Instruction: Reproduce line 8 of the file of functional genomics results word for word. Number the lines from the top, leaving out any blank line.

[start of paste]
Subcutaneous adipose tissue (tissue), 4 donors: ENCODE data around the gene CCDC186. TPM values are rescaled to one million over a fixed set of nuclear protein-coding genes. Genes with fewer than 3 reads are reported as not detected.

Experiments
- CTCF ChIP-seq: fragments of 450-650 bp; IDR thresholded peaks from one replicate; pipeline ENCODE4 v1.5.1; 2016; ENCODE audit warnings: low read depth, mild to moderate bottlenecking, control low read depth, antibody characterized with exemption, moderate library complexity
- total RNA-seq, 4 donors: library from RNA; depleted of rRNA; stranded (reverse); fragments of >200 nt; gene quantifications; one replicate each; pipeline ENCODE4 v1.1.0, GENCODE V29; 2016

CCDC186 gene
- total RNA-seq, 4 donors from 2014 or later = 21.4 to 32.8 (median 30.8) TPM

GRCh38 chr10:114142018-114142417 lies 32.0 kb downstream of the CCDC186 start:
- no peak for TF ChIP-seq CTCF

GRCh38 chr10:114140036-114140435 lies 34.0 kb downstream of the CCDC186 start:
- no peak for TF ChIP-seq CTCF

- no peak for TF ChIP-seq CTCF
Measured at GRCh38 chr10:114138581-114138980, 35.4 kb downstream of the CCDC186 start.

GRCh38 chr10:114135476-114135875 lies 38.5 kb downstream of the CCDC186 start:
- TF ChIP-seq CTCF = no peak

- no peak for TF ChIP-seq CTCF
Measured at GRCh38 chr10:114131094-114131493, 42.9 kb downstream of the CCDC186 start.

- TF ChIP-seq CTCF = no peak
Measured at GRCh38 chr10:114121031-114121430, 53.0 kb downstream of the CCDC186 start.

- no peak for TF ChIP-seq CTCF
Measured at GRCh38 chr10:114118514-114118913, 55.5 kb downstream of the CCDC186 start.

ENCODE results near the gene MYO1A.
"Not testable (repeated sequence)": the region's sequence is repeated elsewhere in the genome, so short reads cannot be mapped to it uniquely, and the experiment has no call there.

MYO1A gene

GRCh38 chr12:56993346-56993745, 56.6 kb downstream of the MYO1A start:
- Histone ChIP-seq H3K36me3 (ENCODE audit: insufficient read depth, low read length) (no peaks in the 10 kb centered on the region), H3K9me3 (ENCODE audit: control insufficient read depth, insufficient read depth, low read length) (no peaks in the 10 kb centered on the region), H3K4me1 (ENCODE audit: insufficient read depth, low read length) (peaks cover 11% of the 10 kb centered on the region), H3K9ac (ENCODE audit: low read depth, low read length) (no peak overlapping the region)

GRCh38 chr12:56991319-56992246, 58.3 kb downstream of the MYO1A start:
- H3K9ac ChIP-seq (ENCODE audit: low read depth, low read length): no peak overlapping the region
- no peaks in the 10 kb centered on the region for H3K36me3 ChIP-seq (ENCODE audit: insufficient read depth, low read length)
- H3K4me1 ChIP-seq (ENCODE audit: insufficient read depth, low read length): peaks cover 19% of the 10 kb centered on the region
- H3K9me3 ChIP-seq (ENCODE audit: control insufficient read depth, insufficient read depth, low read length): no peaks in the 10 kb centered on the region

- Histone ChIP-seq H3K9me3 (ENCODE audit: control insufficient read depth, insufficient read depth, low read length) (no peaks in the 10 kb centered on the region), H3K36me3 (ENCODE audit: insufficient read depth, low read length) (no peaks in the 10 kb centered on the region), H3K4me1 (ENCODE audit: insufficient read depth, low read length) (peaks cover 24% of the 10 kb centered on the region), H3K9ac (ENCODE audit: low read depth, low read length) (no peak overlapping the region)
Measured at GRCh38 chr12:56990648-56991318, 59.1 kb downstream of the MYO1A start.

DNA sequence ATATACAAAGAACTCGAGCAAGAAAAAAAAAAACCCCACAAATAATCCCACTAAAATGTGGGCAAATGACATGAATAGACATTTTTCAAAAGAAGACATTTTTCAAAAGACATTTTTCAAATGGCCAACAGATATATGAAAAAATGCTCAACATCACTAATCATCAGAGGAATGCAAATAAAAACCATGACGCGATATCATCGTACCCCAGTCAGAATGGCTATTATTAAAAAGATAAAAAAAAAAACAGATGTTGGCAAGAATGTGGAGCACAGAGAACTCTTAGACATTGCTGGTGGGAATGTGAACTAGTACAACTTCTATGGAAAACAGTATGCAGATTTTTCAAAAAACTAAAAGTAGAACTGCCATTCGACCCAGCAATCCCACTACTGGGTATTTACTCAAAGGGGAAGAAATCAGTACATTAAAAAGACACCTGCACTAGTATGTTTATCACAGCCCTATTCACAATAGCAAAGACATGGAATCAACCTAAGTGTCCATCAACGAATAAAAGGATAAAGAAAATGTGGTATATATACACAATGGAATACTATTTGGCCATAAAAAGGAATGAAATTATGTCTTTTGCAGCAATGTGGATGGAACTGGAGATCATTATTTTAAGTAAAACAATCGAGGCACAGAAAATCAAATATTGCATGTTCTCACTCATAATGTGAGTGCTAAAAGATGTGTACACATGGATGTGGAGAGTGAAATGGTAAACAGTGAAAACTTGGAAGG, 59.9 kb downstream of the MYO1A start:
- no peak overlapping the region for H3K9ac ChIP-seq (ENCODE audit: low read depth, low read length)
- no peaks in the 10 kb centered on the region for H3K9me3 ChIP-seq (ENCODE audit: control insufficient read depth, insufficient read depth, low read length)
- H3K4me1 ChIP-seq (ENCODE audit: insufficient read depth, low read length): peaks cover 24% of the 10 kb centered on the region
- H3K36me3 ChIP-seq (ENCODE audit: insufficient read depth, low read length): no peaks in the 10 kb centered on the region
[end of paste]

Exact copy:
- no peak for TF ChIP-seq CTCF